Huawei smartphone shipments jumped a third in 2018 to over 200 million units

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Huawei has had a tough year on a number of fronts, with the U.S and other countries leading efforts to ban its networking equipment on cybersecurity grounds. But the Chinese giant hasn’t had a bad year in the consumer realm.

Today, Huawei revealed it has shipped more than 200 million smartphones in 2018, including its Honor sub-brand, confirming an estimation it made back in August. This represents an increase of roughly one-third from 2017, when it shipped 153 million.

According to Huawei, there are now 500 million Huawei phones in active use across more than 170 countries.

This year Huawei also launched a number of well-received smartphones, including the flagships Huawei P20 Pro and Mate 20 Pro, which sported impressive cameras and nifty AI-powered features.

That Huawei has broken the 200 million units barrier in a single calendar year should perhaps come as little surprise. Indeed, in Q2 2018 Huawei displaced Apple to become the number two smartphone maker globally, the first time in seven years that Samsung and Apple hadn’t held the top two positions. This was more than a blip, with Huawei maintaining the second spot into Q3.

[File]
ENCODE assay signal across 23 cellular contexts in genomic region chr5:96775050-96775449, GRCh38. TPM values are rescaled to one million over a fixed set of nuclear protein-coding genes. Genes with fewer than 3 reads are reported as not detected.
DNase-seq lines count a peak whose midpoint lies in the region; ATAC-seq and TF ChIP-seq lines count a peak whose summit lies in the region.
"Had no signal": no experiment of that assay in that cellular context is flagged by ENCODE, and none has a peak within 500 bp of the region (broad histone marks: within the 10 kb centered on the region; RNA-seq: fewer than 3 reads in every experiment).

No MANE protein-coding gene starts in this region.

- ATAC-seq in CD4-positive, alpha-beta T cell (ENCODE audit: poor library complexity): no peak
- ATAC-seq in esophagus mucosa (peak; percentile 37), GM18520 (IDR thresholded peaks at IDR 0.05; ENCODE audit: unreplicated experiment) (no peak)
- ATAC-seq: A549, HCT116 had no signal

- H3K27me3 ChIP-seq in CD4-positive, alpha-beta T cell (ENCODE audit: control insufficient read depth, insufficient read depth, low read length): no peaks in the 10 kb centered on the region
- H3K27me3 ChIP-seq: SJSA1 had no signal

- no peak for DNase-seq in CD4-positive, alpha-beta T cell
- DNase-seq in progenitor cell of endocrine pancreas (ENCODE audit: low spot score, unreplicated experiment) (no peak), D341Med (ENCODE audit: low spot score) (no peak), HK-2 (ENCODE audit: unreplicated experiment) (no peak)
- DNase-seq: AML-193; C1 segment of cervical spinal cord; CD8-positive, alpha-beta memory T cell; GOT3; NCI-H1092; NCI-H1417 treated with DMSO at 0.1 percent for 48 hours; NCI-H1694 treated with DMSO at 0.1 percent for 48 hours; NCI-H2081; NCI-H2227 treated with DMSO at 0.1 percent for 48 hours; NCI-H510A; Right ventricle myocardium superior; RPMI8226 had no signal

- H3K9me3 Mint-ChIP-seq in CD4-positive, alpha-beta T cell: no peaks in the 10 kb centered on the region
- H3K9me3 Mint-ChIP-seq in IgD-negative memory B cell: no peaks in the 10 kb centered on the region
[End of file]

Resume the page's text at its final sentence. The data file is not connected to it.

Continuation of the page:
It’s also worth looking at the company’s growth over a longer time frame — in 2010, Huawei shipped 3 million smartphones, and by 2015 it had passed the 100 million mark.

Above: Huawei smartphone growth: 2010 – 2018

Battle

While Samsung hasn’t revealed its number of shipments for 2018, a look at figures for Q2 and Q3 reveals that Samsung shipped on average at least 20 million more units than Huawei, so we might expect the Korean juggernaut to have dispatched somewhere in the region of 300 million units this year.

It’s not clear who will be the overall number two smartphone vendor in 2018, given that Apple shifted 10 million more units than Huawei in Q1, but based on the current trajectory it is more than likely Huawei will cement the position for 2019.

In fact, Huawei Consumer CEO Richard Yu said back in August that his company could possibly surpass Samsung by the end of 2019.

“I think it’s no problem that we become the global number two next year,” he said. “In Q4 next year, it’s possible we become number one.”

Source: VentureBeat

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